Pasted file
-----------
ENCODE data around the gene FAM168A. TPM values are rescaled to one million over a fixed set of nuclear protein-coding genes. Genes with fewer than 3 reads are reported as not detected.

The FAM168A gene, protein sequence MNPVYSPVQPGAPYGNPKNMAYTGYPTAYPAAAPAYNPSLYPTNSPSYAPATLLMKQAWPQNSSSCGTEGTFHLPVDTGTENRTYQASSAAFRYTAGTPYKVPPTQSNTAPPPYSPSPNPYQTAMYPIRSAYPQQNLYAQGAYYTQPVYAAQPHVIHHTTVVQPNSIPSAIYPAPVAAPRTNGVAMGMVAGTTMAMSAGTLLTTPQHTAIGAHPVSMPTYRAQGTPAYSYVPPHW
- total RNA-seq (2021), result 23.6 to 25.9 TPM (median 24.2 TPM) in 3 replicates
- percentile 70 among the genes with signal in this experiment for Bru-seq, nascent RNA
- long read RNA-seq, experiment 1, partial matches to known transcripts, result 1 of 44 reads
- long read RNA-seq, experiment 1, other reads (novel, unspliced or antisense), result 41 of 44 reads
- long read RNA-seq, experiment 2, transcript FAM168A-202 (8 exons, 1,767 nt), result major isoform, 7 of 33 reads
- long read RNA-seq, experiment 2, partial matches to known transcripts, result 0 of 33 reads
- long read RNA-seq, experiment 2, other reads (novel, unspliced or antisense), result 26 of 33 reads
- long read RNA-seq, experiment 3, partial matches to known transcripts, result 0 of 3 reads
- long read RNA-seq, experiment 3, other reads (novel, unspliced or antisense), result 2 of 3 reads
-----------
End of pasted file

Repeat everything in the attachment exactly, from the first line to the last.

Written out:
ENCODE data around the gene FAM168A. TPM values are rescaled to one million over a fixed set of nuclear protein-coding genes. Genes with fewer than 3 reads are reported as not detected.

The FAM168A gene, protein sequence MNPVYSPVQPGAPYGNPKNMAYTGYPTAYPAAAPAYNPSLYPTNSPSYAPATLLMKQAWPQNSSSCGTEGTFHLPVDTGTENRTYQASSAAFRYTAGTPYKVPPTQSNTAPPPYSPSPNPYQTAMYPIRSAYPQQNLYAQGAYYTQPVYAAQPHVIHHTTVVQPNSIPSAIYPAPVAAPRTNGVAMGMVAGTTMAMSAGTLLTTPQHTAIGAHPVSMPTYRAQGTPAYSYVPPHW
- total RNA-seq (2021), result 23.6 to 25.9 TPM (median 24.2 TPM) in 3 replicates
- percentile 70 among the genes with signal in this experiment for Bru-seq, nascent RNA
- long read RNA-seq, experiment 1, partial matches to known transcripts, result 1 of 44 reads
- long read RNA-seq, experiment 1, other reads (novel, unspliced or antisense), result 41 of 44 reads
- long read RNA-seq, experiment 2, transcript FAM168A-202 (8 exons, 1,767 nt), result major isoform, 7 of 33 reads
- long read RNA-seq, experiment 2, partial matches to known transcripts, result 0 of 33 reads
- long read RNA-seq, experiment 2, other reads (novel, unspliced or antisense), result 26 of 33 reads
- long read RNA-seq, experiment 3, partial matches to known transcripts, result 0 of 3 reads
- long read RNA-seq, experiment 3, other reads (novel, unspliced or antisense), result 2 of 3 reads